GRASS IS A GOOD SIGN
We’re seeing signs that our work to reduce pollution from abandoned metal mines is working. Grasses growing on the slopes of spoil heaps that we have stabilised is a positive sign and the first time vegetation has been seen growing on the slopes.
The more grass, the more stable the spoil heap will be, stopping toxic sediment from washing downstream and polluting the whole river.
The four year project in partnership with the Environment Agency and the Coal Authority has tackled 17 spoil heaps in total. It uses green engineering to prevent toxic sediment from washing into the river, particularly during periods of heavy rainfall.
Natural materials such as log barriers and biodegradable matting stabilise the slopes of the spoil heap, preventing sediment from washing into the river system. It also encourages vegetation to grow which further stabilises the heaps and ensures that river pollution is reduced in the long term.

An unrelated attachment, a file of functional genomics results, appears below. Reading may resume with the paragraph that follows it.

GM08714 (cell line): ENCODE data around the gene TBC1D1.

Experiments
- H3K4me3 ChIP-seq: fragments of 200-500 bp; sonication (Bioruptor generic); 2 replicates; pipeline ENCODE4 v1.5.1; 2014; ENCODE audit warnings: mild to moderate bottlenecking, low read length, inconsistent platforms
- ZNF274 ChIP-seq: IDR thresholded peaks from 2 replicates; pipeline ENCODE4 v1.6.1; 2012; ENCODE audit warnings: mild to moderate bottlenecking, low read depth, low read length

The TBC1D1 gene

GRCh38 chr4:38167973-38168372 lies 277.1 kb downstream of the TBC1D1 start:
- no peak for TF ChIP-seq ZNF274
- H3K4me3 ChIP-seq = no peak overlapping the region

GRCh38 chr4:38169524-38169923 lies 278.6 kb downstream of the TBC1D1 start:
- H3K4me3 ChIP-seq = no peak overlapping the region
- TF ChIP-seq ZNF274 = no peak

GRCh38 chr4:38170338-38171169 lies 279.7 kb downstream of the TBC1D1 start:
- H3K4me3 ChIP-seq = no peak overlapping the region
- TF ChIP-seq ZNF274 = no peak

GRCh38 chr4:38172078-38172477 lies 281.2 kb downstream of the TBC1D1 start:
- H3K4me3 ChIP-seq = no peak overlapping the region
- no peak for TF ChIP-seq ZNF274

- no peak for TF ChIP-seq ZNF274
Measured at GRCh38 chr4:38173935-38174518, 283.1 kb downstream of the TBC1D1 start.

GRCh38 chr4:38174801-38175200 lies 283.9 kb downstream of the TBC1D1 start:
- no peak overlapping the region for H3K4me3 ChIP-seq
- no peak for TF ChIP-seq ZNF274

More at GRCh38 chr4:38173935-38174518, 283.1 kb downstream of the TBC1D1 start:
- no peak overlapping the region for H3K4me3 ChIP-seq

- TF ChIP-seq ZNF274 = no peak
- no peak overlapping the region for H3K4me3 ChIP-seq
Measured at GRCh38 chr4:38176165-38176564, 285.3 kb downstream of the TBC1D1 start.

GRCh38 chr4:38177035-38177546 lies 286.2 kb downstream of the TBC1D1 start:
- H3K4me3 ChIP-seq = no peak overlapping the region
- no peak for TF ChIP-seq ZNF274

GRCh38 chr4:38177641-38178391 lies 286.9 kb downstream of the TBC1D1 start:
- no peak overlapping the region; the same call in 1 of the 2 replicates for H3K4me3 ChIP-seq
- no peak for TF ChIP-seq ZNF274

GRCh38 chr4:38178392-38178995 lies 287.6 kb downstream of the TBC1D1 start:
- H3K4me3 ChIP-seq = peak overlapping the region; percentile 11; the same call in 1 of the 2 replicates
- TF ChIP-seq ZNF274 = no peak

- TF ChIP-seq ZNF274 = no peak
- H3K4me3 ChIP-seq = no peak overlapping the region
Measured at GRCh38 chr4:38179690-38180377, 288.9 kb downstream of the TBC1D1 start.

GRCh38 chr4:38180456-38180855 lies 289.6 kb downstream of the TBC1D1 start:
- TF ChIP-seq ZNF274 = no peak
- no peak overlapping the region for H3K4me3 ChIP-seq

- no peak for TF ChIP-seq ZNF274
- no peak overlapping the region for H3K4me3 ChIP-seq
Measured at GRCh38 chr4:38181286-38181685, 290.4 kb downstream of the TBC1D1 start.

Jack Bloomer, Deputy CEO of Tyne Rivers Trust says: “After tackling seven spoil heaps in 2018, it is a huge achievement to stabilise another ten this year and a major landmark for the second phase of the project.
“Some of the spoil heaps are very tall and in remote locations so the logistics of addressing the pollution problems can be very challenging. We’ve used materials that blend into the landscape and will only strengthen the work over time. Now that these spoil heaps are more stable it will reduce pollution washing into the river and improve water quality of the whole of the Tyne catchment.
“We’re looking to tackle even more spoil heaps in the next phase of the project.”